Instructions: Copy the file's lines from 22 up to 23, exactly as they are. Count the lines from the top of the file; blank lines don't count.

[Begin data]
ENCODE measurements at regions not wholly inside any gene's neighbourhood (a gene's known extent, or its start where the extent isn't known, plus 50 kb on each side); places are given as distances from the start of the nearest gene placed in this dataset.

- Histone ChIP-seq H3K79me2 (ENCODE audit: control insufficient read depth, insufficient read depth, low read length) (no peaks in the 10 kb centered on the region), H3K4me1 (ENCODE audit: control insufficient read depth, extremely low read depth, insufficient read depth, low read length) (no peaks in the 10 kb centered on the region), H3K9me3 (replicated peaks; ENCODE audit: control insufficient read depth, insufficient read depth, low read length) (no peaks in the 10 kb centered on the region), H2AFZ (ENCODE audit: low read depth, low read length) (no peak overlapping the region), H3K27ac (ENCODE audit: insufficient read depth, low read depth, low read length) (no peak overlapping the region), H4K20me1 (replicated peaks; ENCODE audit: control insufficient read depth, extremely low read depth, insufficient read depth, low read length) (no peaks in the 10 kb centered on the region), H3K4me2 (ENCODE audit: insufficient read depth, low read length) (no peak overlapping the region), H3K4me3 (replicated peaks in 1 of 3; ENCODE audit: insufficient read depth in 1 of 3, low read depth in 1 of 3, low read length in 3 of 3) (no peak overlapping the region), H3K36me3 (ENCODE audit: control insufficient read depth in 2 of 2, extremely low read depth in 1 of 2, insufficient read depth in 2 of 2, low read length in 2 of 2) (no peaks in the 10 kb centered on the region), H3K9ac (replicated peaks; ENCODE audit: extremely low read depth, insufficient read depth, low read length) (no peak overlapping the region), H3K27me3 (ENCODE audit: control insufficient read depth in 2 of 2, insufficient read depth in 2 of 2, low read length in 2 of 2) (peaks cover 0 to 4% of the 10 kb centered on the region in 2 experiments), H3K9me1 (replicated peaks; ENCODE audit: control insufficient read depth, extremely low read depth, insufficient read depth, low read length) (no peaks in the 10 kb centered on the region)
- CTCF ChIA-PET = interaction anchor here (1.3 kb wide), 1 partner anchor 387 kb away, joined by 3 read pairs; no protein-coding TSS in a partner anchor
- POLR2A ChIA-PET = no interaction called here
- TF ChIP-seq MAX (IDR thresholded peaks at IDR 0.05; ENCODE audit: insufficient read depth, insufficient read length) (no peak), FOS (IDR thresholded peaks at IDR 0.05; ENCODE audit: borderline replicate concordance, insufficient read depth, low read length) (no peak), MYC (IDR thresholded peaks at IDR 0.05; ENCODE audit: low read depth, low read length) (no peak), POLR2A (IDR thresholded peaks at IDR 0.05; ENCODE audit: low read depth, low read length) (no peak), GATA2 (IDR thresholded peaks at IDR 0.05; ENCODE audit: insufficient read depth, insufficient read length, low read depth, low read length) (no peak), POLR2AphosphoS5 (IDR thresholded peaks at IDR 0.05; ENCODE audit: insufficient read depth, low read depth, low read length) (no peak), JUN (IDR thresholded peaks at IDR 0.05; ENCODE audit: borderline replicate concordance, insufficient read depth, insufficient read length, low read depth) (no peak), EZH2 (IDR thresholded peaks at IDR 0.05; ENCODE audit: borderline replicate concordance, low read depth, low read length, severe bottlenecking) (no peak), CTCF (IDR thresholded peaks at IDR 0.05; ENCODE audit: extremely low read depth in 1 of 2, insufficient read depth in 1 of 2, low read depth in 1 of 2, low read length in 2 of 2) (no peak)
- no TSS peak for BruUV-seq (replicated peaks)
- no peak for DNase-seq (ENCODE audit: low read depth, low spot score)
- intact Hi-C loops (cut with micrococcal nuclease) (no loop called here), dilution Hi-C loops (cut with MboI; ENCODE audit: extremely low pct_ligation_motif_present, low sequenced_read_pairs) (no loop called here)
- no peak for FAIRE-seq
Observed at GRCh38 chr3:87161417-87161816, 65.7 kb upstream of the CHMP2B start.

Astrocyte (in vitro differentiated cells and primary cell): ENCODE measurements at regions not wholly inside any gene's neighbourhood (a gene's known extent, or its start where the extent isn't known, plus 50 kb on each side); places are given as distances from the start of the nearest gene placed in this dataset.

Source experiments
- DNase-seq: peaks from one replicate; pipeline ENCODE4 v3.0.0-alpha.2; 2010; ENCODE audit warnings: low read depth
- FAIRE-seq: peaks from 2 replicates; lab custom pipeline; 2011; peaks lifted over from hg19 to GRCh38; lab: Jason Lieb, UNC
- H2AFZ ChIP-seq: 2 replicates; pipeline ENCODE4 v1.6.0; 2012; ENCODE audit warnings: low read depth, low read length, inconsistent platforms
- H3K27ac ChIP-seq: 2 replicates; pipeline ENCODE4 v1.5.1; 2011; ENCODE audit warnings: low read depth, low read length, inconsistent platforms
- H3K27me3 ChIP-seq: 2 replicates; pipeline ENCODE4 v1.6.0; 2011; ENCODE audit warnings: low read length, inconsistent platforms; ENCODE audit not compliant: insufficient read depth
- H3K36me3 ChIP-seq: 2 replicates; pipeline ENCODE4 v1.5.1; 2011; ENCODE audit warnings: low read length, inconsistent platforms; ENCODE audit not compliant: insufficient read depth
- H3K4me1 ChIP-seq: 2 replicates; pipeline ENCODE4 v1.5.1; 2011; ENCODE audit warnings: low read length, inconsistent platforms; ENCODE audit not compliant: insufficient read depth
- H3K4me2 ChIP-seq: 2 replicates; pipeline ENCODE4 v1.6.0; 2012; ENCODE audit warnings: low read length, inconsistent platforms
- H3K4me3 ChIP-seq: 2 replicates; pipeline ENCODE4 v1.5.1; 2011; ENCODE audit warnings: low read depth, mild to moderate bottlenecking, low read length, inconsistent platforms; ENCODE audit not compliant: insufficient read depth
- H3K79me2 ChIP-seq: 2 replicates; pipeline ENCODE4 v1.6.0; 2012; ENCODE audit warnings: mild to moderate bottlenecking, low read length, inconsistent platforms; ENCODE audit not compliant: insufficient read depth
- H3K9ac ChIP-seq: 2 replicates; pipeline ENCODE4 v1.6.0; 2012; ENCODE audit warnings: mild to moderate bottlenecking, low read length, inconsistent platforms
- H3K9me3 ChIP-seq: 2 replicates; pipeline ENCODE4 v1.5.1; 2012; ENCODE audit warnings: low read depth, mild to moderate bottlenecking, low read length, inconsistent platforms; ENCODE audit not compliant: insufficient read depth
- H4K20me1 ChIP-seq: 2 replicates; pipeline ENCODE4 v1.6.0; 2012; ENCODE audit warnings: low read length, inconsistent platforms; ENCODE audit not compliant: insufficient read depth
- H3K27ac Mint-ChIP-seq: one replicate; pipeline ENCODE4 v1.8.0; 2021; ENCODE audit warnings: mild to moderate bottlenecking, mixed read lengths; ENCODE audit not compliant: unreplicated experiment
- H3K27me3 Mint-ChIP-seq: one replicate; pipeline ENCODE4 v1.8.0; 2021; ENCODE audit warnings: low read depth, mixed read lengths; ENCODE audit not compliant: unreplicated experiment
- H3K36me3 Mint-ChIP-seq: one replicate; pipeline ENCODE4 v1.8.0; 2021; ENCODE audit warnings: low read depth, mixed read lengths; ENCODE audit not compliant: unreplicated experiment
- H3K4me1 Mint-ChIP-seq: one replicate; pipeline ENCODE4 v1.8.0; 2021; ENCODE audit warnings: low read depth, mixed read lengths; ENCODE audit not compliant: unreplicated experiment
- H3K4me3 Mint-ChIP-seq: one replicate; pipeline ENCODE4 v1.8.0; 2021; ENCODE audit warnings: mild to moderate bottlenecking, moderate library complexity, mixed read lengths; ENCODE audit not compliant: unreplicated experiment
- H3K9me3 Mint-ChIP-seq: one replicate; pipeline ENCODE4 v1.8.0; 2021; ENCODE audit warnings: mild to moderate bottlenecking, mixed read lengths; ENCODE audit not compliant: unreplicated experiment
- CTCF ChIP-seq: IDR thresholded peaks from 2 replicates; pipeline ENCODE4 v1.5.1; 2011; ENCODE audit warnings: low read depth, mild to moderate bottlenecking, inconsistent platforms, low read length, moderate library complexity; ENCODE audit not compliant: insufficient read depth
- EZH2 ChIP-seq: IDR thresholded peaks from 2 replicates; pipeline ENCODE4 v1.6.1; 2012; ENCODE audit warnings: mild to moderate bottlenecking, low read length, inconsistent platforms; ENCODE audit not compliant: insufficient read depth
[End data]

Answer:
- H3K79me2 ChIP-seq: 2 replicates; pipeline ENCODE4 v1.6.0; 2012; ENCODE audit warnings: mild to moderate bottlenecking, low read length, inconsistent platforms; ENCODE audit not compliant: insufficient read depth
- H3K9ac ChIP-seq: 2 replicates; pipeline ENCODE4 v1.6.0; 2012; ENCODE audit warnings: mild to moderate bottlenecking, low read length, inconsistent platforms